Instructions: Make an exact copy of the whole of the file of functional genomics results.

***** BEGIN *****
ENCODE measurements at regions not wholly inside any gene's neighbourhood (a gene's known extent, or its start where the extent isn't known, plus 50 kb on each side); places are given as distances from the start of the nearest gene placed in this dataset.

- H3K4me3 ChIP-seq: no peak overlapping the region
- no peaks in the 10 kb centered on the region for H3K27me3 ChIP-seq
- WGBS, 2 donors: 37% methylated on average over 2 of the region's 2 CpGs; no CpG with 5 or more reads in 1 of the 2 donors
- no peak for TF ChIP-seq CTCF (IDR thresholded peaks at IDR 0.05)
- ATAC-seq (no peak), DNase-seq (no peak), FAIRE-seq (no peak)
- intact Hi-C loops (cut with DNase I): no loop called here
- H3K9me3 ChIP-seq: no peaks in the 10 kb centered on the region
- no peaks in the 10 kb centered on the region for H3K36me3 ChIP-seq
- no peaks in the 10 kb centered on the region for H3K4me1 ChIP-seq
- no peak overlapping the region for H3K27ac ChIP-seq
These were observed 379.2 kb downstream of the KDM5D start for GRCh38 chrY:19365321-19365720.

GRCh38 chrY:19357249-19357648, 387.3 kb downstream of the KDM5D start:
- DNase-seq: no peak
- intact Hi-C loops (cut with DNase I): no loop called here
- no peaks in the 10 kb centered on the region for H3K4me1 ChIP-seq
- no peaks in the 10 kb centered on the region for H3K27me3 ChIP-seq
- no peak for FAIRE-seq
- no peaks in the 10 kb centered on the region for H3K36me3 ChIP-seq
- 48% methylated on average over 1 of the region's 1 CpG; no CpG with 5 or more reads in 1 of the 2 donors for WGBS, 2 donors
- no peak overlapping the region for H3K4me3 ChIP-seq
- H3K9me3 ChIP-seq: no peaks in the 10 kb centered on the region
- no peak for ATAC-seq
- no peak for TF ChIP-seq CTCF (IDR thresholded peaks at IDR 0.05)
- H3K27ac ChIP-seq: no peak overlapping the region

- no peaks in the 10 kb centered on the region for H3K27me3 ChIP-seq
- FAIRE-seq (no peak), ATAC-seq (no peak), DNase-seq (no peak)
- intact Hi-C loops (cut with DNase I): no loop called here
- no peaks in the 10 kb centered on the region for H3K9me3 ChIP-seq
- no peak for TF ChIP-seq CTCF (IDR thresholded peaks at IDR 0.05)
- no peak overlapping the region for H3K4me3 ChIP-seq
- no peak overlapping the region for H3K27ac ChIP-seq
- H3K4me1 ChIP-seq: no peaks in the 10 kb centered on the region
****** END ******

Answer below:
ENCODE measurements at regions not wholly inside any gene's neighbourhood (a gene's known extent, or its start where the extent isn't known, plus 50 kb on each side); places are given as distances from the start of the nearest gene placed in this dataset.

- H3K4me3 ChIP-seq: no peak overlapping the region
- no peaks in the 10 kb centered on the region for H3K27me3 ChIP-seq
- WGBS, 2 donors: 37% methylated on average over 2 of the region's 2 CpGs; no CpG with 5 or more reads in 1 of the 2 donors
- no peak for TF ChIP-seq CTCF (IDR thresholded peaks at IDR 0.05)
- ATAC-seq (no peak), DNase-seq (no peak), FAIRE-seq (no peak)
- intact Hi-C loops (cut with DNase I): no loop called here
- H3K9me3 ChIP-seq: no peaks in the 10 kb centered on the region
- no peaks in the 10 kb centered on the region for H3K36me3 ChIP-seq
- no peaks in the 10 kb centered on the region for H3K4me1 ChIP-seq
- no peak overlapping the region for H3K27ac ChIP-seq
These were observed 379.2 kb downstream of the KDM5D start for GRCh38 chrY:19365321-19365720.

GRCh38 chrY:19357249-19357648, 387.3 kb downstream of the KDM5D start:
- DNase-seq: no peak
- intact Hi-C loops (cut with DNase I): no loop called here
- no peaks in the 10 kb centered on the region for H3K4me1 ChIP-seq
- no peaks in the 10 kb centered on the region for H3K27me3 ChIP-seq
- no peak for FAIRE-seq
- no peaks in the 10 kb centered on the region for H3K36me3 ChIP-seq
- 48% methylated on average over 1 of the region's 1 CpG; no CpG with 5 or more reads in 1 of the 2 donors for WGBS, 2 donors
- no peak overlapping the region for H3K4me3 ChIP-seq
- H3K9me3 ChIP-seq: no peaks in the 10 kb centered on the region
- no peak for ATAC-seq
- no peak for TF ChIP-seq CTCF (IDR thresholded peaks at IDR 0.05)
- H3K27ac ChIP-seq: no peak overlapping the region

- no peaks in the 10 kb centered on the region for H3K27me3 ChIP-seq
- FAIRE-seq (no peak), ATAC-seq (no peak), DNase-seq (no peak)
- intact Hi-C loops (cut with DNase I): no loop called here
- no peaks in the 10 kb centered on the region for H3K9me3 ChIP-seq
- no peak for TF ChIP-seq CTCF (IDR thresholded peaks at IDR 0.05)
- no peak overlapping the region for H3K4me3 ChIP-seq
- no peak overlapping the region for H3K27ac ChIP-seq
- H3K4me1 ChIP-seq: no peaks in the 10 kb centered on the region